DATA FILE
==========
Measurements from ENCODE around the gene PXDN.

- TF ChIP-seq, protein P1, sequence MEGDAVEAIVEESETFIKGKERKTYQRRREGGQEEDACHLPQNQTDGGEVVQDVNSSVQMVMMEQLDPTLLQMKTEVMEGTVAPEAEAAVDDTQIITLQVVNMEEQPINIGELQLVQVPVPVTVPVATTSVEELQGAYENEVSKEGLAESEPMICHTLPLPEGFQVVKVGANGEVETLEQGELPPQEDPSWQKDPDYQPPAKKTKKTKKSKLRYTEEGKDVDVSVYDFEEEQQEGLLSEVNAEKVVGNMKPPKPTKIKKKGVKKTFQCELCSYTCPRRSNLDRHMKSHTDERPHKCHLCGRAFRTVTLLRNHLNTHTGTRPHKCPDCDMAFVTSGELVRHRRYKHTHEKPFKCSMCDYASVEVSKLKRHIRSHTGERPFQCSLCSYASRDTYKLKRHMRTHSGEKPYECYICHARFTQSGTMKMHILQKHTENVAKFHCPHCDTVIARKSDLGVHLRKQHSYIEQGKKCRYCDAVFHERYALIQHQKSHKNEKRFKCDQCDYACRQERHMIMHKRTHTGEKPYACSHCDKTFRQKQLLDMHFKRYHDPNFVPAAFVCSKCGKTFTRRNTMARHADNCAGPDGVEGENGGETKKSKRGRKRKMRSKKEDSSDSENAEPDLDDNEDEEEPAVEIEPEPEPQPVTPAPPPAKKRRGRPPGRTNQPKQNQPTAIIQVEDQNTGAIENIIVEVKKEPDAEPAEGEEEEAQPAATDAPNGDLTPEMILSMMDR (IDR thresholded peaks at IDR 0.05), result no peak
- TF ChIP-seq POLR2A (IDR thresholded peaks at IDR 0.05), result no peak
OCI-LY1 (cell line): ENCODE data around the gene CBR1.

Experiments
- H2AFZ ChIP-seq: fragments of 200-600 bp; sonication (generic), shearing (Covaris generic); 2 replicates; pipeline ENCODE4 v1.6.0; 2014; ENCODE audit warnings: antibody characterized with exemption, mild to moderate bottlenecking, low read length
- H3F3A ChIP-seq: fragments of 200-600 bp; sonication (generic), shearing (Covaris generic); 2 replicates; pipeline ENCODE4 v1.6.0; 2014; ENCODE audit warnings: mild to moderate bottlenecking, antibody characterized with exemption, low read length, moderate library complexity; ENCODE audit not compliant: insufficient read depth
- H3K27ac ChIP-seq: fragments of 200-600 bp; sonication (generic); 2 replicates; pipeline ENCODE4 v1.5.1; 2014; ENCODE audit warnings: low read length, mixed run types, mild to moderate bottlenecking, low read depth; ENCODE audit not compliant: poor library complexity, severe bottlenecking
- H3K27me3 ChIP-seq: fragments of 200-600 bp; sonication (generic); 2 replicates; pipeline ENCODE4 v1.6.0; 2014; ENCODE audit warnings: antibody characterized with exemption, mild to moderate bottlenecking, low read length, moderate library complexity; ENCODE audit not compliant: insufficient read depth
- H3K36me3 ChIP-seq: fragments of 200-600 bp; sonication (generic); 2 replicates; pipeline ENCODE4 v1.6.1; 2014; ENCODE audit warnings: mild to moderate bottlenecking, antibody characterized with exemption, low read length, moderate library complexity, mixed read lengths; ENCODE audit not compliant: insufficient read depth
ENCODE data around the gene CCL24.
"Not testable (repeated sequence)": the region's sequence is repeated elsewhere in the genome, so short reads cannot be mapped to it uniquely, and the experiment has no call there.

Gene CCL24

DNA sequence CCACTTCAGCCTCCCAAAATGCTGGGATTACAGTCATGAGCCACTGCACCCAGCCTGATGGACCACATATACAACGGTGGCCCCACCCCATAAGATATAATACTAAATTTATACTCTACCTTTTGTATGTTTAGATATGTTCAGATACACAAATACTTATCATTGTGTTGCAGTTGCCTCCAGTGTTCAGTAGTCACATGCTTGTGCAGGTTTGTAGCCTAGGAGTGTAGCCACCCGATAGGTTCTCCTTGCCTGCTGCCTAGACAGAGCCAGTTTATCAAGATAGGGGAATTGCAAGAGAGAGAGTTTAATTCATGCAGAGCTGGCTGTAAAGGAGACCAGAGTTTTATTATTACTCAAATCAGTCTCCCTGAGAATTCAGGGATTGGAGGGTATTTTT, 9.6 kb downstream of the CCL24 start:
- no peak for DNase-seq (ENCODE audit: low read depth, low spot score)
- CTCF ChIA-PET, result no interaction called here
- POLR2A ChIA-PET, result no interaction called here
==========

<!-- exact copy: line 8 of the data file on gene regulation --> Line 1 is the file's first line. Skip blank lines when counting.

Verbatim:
- H3K27ac ChIP-seq: fragments of 200-600 bp; sonication (generic); 2 replicates; pipeline ENCODE4 v1.5.1; 2014; ENCODE audit warnings: low read length, mixed run types, mild to moderate bottlenecking, low read depth; ENCODE audit not compliant: poor library complexity, severe bottlenecking